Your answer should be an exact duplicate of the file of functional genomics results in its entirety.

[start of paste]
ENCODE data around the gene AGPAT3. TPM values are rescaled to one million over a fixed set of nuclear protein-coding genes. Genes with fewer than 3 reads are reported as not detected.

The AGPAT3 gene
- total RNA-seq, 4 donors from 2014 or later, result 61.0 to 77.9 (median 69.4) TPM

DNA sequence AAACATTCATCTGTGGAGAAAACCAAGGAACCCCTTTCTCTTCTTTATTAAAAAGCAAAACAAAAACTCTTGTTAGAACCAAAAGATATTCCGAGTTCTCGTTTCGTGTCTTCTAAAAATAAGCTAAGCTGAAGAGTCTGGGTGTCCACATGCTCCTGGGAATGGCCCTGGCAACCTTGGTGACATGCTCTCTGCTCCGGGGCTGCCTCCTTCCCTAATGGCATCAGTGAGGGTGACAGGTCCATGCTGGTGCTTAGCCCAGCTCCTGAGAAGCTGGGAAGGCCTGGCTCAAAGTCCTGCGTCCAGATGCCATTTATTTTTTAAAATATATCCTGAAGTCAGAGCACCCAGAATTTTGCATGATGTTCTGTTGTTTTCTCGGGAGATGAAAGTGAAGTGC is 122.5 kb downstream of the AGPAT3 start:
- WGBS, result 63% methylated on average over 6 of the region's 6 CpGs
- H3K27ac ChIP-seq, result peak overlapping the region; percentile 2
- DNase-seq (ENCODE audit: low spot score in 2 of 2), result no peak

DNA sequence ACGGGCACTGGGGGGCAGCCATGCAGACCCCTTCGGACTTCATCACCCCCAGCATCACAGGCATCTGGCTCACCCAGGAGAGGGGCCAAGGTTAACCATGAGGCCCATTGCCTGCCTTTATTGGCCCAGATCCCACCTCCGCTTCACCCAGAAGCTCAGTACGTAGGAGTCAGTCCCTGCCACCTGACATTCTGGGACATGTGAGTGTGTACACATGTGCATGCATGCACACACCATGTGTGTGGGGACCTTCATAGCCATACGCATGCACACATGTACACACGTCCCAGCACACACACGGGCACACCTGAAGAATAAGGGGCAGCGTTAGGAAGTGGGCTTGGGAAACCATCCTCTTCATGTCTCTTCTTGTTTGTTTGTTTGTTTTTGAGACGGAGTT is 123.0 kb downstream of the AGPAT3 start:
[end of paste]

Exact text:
ENCODE data around the gene AGPAT3. TPM values are rescaled to one million over a fixed set of nuclear protein-coding genes. Genes with fewer than 3 reads are reported as not detected.

The AGPAT3 gene
- total RNA-seq, 4 donors from 2014 or later, result 61.0 to 77.9 (median 69.4) TPM

DNA sequence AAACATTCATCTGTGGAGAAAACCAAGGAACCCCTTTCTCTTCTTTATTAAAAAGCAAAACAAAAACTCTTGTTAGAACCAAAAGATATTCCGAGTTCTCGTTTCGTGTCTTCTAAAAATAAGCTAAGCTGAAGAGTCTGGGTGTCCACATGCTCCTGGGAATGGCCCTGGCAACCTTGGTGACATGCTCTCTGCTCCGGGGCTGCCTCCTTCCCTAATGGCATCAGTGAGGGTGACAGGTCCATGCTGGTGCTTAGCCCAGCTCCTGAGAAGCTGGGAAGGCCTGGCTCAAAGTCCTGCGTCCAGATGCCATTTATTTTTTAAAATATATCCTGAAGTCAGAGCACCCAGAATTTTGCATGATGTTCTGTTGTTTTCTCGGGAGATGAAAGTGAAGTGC is 122.5 kb downstream of the AGPAT3 start:
- WGBS, result 63% methylated on average over 6 of the region's 6 CpGs
- H3K27ac ChIP-seq, result peak overlapping the region; percentile 2
- DNase-seq (ENCODE audit: low spot score in 2 of 2), result no peak

DNA sequence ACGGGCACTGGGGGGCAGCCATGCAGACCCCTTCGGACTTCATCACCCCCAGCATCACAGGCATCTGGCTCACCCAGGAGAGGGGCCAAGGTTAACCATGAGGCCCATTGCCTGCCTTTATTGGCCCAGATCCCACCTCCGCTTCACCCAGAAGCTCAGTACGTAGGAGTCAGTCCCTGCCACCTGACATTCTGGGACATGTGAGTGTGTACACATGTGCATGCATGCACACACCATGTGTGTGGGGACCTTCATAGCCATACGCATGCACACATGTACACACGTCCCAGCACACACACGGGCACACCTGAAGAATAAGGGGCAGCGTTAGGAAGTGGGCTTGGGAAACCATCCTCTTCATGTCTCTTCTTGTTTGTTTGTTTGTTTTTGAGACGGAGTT is 123.0 kb downstream of the AGPAT3 start: